On Friday, March 24, 2023, Florida Governor Ron DeSantis signed House Bill (HB) 837 into law. HB 837, a tort reform bill commonly referred to as the Civil Remedies bill, has far reaching ramifications for businesses that have operations in Florida. Effective immediately, this legislation takes aim at frivolous lawsuits, with the goal of making Florida’s economy more competitive. According to Governor Ron DeSantis, “Florida has been considered a judicial hellhole for far too long and we are desperately in need of legal reform that brings us more in line with the rest of the country.” The Civil Remedies legislation proposes to do just that.
Listed below are several components of the new legislation:
- It establishes a shorter statute of limitations for negligence claims.
The statute of limitations (the amount of time that parties have to initiate legal proceedings after an event) on negligence claims has been cut in half. With HB 837, it is now two years, instead of four years.
- It introduces a modified comparative negligence approach.
Essentially, plaintiffs who are found to be 50% or more at fault in an incident can no longer collect damages. Previously, Florida had what is called a pure comparative negligence rule, which allowed plaintiffs to recover damages even if they were found to be primarily at fault. HB 837 changes this to what is called a modified comparative negligence rule, similar to that found in 34 other states.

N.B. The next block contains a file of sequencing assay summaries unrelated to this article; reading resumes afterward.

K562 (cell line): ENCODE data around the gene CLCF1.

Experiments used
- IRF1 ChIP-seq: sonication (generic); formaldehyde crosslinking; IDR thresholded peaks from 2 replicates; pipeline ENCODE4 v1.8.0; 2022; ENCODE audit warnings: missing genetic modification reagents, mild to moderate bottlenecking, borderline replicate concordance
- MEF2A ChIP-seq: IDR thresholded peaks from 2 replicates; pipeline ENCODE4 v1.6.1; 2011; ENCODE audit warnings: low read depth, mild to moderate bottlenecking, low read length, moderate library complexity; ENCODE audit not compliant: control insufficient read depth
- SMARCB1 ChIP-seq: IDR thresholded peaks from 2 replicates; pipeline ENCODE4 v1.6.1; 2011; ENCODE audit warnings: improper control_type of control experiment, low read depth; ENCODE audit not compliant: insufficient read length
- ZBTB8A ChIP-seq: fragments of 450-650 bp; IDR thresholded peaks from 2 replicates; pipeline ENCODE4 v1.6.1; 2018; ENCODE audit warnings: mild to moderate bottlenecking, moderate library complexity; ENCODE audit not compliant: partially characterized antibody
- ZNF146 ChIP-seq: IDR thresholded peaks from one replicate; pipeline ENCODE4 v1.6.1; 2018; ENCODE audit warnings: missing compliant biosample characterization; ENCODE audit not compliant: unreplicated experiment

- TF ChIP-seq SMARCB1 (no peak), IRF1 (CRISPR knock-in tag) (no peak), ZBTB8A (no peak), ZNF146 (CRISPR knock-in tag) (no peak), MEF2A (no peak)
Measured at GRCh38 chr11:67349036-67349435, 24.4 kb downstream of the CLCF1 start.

- It eliminates phantom damages and increases transparency in civil lawsuits.
Juries are now entitled to hear evidence regarding the actual amount of medical expenses paid by a patient or an insurance company rather than the listed retail price of the medical charges (so-called phantom damages). Typically, the listed retail price is significantly higher than the adjusted amount that actually gets paid. For instance, a hospital may bill $20,000 for treatment; however, the insurer may negotiate a payment of $7,000. The $13,000 difference between the two numbers would never be owed or paid. Prior to HB 837, juries would only be made aware of the higher amount—in this example, that would be the $20,000 bill. The new legislation eliminates these phantom damages, allowing for greater transparency. This change gives juries access to more accurate and vital information in civil lawsuits.
- It modernizes bad-faith laws.
Policyholders will now have to demonstrate more than negligence on the part of an insurer to meet the threshold for a bad-faith claim. It also imposes a duty on the policyholder to act in good faith when providing information regarding a claim, issuing demands, setting deadlines, or attempting to settle. The intent is to eliminate false bad faith claims.
The impact of these changes to Florida law will be felt far and wide. This new legislation carries the potential to lower the costs of litigation, as well as lower insurance and medical costs for both businesses and consumers.
If you have any questions about this new law or its impact on your claims, please reach out to your Graham Company Claims Consultant.